Claiming that the state has made substantial progress in solving its prison overcrowding problem, California officials asked a federal court late Monday to dismiss its requirements for huge reductions in inmate populations.
Gov. Jerry Brown's administration, filing court documents just two hours before the court-ordered deadline to explain how the state will reduce inmate populations, said progress made so far is sufficient to warrant the federal court withdrawing its order.
It also said the court-ordered reductions could needlessly force the state to release dangerous or violent inmates.
"The overcrowding and health care conditions cited by this Court to support its population reduction order are now a distant memory," the court papers state. "California's vastly improved prison health care system now provides inmates with superior care that far exceeds the minimum requirements of the Constitution.
"In the years since the court issued the current population cap order, the state has dramatically reduced the prison population, significantly increased capacity through construction, and implemented a myriad of improvements that transformed the medical and mental health care systems."
A three-judge federal panel had ordered the state to cut population to 137.5 percent of capacity, down from nearly double the prison capacity, and said such reductions were necessary to maintain proper physical and mental health care in the 33 adult prisons.
But Brown's administration said in papers filed late Monday that it has achieved sufficient reductions already through a series of efforts.
"Therefore, this Court must vacate the 137.5 percent population cap order issued when it was believed that quality health care could not be provided at a higher population density," the state contended.
"The population in the state's 33 prisons has been reduced by over 24,000 inmates since October 2011 when public safety realignment went into effect, by more than 36,000 inmates compared to the 2008 population in the record at the evidentiary hearing, and by nearly 42,000 inmates since 2006 when plaintiffs moved to convene the three-judge court.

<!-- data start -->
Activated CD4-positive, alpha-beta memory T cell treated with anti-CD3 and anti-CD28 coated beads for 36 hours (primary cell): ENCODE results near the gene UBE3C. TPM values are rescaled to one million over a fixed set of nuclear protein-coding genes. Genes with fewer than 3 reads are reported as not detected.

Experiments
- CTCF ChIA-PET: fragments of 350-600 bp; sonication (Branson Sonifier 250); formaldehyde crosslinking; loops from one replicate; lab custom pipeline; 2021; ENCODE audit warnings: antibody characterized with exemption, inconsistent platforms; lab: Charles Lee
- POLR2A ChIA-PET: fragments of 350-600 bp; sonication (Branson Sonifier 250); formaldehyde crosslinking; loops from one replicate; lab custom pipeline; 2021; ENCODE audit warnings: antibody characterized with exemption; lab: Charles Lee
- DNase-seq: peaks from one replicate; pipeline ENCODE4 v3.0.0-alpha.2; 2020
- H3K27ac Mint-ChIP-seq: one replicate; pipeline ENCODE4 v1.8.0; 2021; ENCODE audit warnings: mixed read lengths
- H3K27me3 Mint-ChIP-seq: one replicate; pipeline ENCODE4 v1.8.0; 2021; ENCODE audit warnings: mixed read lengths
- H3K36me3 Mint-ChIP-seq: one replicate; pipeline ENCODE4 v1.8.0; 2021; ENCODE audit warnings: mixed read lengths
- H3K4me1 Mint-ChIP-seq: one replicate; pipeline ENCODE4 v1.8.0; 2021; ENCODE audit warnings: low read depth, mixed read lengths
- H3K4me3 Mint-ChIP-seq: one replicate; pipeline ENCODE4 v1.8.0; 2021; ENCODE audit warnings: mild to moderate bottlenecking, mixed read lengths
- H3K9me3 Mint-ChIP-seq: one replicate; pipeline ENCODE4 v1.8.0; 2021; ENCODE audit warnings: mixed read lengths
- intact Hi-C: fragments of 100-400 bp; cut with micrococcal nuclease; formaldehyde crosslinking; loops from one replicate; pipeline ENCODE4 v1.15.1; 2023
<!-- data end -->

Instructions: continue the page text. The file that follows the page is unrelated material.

"In addition to this unprecedented population reduction, the state has constructed additional capacity to meet the health care needs of its inmate population, both by adding beds, and by building or renovating numerous health care facilities."
The court filing was strategically timed. Facing a Monday deadline at midnight, corrections officials originally scheduled a telephone conference call for this morning to discuss the issue. But late Monday they scrapped that and announced the governor would hold a press conference this morning to trumpet the effort.
Brown has been at the forefront of inmate reduction efforts since taking office. The state prison system has been under siege for decades from prisoner lawsuits and federal court orders that have found the state was holding inmates in unsafe conditions.
A year ago, facing unprecedented orders from the federal courts and the U.S. Supreme Court to take action, the Brown administration pushed through its "realignment" plan to shift low-level, non
Monday night, state officials claimed the 137.5 percent limit "cannot be achieved without the early release of inmates serving time for serious or violent felonies."